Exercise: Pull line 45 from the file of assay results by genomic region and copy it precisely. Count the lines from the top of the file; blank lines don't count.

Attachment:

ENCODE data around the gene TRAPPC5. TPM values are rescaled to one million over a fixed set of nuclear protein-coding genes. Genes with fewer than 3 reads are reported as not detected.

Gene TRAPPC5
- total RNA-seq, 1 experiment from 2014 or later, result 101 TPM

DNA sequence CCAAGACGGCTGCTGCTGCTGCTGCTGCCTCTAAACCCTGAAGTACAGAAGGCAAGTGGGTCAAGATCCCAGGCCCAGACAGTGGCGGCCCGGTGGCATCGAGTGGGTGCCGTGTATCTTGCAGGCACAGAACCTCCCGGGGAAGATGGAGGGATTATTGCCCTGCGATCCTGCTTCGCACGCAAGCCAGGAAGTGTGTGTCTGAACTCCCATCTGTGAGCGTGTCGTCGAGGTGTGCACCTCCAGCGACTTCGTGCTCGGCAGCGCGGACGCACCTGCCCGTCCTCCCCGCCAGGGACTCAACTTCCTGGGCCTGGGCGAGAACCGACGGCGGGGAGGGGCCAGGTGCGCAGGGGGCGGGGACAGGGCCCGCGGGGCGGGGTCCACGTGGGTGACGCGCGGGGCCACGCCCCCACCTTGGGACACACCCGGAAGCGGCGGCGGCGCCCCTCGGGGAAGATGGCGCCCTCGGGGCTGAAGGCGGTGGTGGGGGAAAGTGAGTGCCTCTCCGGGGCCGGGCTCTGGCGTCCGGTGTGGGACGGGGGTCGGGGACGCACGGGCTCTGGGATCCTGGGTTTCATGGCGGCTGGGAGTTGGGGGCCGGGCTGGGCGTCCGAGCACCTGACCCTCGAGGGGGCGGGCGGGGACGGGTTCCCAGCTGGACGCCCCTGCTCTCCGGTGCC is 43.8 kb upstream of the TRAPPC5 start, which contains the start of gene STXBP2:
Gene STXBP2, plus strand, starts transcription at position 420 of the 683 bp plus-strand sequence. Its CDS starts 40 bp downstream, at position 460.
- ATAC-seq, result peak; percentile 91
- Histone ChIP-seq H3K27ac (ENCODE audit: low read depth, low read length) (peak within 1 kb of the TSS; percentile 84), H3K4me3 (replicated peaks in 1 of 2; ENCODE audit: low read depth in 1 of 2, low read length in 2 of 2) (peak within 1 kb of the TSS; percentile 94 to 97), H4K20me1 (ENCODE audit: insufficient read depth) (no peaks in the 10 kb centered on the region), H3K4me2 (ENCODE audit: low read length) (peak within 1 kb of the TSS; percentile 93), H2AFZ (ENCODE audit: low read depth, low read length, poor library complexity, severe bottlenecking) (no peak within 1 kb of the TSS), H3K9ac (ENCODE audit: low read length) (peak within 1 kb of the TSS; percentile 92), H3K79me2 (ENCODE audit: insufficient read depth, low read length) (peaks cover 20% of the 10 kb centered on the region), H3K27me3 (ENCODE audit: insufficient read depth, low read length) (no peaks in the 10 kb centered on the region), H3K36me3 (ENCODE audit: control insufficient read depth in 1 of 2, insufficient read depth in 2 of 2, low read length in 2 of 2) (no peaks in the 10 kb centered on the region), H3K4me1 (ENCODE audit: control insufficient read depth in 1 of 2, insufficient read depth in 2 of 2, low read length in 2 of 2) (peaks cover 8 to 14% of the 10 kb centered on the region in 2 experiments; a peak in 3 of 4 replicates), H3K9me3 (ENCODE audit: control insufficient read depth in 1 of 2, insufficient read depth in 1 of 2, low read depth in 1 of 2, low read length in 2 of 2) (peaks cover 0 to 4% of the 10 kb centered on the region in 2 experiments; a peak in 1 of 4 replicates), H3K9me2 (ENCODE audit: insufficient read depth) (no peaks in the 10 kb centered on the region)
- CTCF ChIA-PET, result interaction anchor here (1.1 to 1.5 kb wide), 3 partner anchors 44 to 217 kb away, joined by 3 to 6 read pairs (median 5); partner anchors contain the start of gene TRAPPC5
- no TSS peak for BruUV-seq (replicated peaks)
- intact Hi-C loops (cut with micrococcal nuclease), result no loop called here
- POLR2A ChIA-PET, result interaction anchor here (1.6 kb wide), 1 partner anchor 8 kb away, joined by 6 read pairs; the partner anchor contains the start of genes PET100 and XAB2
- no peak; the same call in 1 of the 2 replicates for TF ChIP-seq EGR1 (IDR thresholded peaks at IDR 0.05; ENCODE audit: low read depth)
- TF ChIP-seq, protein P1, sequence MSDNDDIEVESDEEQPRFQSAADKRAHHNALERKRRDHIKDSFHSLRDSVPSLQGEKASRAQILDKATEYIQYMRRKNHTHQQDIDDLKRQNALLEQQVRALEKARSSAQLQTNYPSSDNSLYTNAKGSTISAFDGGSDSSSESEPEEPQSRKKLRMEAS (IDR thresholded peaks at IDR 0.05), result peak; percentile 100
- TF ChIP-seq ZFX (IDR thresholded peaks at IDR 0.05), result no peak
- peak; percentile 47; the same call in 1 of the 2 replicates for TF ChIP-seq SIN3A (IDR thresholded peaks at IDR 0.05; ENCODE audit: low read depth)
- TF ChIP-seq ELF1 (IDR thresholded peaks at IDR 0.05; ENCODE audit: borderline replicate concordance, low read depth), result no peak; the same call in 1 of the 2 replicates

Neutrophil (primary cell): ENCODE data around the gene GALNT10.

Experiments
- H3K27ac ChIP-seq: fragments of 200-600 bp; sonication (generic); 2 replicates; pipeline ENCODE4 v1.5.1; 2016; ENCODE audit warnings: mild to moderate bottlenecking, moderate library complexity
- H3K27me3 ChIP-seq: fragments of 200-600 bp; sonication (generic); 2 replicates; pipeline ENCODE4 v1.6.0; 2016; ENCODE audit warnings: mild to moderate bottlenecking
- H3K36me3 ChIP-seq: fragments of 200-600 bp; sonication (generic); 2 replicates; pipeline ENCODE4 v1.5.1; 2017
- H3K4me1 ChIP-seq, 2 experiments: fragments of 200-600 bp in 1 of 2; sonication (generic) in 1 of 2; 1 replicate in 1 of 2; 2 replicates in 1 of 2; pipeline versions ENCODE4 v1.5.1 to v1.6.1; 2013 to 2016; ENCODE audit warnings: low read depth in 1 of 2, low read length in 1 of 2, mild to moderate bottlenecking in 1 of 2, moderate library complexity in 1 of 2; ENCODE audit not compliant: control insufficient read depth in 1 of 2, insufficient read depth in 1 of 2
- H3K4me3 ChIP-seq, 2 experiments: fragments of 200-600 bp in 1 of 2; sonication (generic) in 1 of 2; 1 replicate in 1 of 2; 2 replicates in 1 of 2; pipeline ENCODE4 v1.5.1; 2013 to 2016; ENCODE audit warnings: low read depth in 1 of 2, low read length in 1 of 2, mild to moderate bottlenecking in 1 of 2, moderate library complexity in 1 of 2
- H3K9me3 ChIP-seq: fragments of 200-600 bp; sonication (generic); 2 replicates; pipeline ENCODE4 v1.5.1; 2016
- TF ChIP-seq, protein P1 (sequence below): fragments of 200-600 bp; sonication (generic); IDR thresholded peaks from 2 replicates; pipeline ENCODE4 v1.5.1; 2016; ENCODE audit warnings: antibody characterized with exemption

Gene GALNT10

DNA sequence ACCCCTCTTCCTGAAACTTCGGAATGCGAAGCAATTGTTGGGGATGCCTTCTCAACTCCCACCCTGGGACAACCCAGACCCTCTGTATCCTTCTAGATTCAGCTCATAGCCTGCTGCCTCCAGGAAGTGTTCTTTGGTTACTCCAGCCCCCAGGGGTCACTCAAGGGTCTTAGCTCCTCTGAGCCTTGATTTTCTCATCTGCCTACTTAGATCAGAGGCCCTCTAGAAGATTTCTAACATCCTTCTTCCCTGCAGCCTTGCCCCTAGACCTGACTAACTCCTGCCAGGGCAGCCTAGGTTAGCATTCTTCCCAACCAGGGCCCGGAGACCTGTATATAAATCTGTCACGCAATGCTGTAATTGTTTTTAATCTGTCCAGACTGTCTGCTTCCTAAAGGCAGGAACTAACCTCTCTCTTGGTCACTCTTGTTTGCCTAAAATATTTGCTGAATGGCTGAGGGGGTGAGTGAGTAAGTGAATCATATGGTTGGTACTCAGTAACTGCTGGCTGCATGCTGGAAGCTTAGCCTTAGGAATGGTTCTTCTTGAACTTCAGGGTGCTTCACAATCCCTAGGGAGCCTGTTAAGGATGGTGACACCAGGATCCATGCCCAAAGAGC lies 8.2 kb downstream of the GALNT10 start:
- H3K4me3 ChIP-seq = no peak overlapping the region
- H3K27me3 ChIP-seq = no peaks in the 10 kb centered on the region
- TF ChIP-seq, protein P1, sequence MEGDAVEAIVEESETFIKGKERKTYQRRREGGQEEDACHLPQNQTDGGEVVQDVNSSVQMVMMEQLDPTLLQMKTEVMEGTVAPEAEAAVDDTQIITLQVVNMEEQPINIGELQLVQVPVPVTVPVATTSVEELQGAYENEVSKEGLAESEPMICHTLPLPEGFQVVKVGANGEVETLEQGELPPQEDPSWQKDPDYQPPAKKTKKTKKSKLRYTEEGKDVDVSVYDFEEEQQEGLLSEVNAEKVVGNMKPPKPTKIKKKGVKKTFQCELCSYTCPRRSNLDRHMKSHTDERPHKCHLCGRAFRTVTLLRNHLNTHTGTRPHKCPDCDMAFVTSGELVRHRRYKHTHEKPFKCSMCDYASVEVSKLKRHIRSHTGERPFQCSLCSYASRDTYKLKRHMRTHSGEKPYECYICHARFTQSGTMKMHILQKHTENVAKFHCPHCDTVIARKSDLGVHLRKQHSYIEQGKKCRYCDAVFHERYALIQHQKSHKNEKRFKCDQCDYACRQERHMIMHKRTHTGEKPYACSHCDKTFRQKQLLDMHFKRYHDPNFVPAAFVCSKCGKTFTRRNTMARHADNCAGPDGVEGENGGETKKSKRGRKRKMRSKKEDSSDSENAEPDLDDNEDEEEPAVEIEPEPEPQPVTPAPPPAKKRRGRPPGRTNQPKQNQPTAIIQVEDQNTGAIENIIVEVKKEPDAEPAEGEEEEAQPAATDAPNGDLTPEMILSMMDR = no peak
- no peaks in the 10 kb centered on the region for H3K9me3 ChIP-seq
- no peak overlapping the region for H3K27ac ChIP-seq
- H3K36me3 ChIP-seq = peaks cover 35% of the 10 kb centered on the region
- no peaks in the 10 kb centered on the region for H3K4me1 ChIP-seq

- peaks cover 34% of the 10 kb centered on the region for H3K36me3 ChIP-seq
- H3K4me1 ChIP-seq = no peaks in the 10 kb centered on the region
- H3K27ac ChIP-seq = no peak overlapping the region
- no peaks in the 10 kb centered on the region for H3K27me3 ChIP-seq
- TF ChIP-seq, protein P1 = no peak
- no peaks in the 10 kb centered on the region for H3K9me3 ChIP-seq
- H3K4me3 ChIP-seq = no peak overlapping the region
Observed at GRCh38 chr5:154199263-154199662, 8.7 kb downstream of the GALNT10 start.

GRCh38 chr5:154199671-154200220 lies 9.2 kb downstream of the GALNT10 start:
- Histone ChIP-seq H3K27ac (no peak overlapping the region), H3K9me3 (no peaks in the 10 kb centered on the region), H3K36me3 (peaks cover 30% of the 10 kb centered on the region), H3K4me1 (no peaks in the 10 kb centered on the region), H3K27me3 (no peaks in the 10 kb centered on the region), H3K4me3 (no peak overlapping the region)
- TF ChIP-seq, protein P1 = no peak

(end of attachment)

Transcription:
- TF ChIP-seq, protein P1 = no peak